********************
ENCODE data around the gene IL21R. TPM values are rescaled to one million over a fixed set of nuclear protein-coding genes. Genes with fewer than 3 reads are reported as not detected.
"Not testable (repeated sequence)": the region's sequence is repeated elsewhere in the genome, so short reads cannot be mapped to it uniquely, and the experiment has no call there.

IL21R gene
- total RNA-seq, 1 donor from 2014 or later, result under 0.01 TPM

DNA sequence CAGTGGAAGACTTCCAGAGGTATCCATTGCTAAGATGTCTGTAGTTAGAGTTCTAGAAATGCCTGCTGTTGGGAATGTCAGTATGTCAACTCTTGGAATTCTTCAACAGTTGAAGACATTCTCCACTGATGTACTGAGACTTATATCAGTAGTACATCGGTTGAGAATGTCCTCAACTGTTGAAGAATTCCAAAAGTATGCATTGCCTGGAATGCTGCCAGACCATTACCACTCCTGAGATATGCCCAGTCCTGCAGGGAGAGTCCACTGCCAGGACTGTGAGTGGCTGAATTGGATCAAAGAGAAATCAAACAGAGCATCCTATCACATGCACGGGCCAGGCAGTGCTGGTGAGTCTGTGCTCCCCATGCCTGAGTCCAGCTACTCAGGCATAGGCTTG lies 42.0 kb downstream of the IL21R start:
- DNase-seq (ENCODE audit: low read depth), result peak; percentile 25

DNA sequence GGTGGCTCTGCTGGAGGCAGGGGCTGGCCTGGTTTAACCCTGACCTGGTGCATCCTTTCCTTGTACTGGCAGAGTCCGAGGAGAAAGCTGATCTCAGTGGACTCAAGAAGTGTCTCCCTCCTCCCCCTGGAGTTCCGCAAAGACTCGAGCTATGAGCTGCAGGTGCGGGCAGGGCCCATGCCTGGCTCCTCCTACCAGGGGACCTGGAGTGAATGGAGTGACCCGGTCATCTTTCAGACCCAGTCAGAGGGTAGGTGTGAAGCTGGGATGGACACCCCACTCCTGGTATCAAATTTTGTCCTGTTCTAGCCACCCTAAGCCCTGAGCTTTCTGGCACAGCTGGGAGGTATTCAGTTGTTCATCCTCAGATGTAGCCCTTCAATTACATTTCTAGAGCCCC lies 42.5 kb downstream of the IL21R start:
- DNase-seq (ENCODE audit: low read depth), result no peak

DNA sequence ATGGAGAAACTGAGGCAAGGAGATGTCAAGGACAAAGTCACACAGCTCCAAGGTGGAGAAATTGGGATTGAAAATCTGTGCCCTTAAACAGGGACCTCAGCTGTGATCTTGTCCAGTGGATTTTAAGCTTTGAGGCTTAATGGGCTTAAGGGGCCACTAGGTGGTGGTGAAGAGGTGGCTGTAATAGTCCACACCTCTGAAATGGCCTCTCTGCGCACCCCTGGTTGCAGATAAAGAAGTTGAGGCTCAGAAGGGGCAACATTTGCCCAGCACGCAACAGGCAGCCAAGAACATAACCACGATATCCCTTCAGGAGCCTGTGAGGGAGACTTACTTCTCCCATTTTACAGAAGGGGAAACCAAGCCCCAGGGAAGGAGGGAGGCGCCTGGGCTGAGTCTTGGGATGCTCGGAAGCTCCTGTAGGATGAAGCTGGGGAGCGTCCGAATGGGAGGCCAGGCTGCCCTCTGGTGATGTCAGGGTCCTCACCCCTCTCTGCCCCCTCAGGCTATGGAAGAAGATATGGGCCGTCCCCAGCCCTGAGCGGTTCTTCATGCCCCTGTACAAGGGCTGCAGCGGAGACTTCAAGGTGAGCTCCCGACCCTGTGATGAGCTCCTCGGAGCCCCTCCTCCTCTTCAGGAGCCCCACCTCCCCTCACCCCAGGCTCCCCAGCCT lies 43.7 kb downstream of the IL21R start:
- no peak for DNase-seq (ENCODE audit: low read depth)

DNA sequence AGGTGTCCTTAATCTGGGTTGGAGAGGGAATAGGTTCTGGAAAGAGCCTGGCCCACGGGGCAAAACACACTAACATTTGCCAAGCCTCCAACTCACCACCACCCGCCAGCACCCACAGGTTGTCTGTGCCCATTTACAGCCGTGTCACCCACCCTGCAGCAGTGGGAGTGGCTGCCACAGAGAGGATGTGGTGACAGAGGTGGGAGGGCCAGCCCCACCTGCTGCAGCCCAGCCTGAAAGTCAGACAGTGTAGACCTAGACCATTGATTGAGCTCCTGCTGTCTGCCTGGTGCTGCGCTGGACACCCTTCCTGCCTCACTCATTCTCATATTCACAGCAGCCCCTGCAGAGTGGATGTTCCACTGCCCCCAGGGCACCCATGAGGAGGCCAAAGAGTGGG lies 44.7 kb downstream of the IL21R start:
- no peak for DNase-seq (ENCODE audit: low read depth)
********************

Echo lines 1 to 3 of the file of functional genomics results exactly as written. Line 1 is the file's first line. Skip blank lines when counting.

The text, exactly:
ENCODE data around the gene IL21R. TPM values are rescaled to one million over a fixed set of nuclear protein-coding genes. Genes with fewer than 3 reads are reported as not detected.
"Not testable (repeated sequence)": the region's sequence is repeated elsewhere in the genome, so short reads cannot be mapped to it uniquely, and the experiment has no call there.

IL21R gene